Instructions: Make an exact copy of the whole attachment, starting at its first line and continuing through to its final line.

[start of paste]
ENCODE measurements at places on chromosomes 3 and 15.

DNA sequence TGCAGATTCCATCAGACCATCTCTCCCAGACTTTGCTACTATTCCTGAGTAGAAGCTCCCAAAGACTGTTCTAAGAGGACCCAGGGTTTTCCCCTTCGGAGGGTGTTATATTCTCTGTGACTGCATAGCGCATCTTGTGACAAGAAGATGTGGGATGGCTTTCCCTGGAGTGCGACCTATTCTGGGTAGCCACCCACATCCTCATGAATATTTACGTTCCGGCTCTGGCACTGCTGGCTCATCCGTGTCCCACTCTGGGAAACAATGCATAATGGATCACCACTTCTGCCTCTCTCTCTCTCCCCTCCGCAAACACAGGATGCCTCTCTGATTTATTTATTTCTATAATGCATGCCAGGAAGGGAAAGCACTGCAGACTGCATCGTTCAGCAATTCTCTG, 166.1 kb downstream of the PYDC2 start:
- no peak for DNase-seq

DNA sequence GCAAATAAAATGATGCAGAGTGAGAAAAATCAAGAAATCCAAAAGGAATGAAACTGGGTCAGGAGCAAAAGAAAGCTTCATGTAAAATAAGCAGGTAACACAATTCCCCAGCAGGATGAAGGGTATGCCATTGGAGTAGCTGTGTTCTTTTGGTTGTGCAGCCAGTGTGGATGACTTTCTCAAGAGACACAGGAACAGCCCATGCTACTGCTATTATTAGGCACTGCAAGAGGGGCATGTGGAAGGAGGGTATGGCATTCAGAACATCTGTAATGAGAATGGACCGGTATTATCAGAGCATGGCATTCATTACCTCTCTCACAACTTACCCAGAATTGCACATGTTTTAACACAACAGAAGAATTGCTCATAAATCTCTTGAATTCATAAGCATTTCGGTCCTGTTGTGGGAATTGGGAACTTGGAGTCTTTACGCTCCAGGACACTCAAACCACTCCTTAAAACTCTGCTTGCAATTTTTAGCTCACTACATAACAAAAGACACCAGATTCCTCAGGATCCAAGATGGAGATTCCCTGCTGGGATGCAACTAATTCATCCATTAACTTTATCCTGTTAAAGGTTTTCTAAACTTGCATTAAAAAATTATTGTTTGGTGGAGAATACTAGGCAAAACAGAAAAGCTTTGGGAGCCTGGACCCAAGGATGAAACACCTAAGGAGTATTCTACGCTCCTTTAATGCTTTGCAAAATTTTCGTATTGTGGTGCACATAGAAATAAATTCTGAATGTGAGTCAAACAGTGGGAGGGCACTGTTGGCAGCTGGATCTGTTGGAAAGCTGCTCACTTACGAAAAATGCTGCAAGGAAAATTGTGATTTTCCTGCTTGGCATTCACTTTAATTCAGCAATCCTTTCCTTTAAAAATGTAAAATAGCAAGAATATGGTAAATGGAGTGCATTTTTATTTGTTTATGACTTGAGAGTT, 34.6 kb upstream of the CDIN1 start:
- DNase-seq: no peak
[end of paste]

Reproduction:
ENCODE measurements at places on chromosomes 3 and 15.

DNA sequence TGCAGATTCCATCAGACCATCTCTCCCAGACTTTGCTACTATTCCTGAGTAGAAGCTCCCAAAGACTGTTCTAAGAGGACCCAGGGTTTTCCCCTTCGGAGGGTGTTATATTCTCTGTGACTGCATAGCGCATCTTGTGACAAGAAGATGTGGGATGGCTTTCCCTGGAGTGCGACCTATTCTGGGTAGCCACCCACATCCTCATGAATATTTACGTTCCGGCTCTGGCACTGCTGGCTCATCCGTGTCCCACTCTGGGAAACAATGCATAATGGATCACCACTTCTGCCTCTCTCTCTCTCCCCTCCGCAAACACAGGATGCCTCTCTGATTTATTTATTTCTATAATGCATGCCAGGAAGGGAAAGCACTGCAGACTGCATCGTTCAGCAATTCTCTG, 166.1 kb downstream of the PYDC2 start:
- no peak for DNase-seq

DNA sequence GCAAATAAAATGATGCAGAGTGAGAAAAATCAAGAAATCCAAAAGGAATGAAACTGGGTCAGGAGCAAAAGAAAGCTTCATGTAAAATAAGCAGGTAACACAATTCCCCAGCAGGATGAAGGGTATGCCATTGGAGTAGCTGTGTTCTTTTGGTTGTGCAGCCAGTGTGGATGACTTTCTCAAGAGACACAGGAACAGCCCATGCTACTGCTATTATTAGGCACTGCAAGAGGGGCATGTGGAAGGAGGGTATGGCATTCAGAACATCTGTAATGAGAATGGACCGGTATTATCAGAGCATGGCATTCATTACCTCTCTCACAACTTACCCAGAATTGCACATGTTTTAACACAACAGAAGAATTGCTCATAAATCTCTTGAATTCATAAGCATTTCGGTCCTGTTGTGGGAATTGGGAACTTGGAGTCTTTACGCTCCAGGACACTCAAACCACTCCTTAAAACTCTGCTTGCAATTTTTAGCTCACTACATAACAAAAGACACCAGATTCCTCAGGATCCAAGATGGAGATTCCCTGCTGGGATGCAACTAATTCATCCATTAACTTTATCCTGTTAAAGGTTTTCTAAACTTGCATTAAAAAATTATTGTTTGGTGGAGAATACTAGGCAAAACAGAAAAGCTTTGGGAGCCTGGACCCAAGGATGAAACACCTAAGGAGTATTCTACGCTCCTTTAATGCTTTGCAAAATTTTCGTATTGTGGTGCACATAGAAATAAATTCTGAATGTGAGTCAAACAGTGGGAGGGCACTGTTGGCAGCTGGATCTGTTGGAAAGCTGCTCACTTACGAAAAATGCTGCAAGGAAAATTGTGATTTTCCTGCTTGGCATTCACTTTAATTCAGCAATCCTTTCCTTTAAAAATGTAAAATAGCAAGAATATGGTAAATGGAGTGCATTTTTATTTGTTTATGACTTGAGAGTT, 34.6 kb upstream of the CDIN1 start:
- DNase-seq: no peak